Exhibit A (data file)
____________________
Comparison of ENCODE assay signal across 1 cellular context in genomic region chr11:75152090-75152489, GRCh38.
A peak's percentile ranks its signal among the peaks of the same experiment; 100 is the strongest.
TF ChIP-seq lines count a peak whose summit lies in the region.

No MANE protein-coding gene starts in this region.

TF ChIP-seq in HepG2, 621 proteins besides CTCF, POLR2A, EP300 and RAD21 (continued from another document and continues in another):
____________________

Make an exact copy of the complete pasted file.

Comparison of ENCODE assay signal across 1 cellular context in genomic region chr11:75152090-75152489, GRCh38.
A peak's percentile ranks its signal among the peaks of the same experiment; 100 is the strongest.
TF ChIP-seq lines count a peak whose summit lies in the region.

No MANE protein-coding gene starts in this region.

TF ChIP-seq in HepG2, 621 proteins besides CTCF, POLR2A, EP300 and RAD21 (continued from another document and continues in another):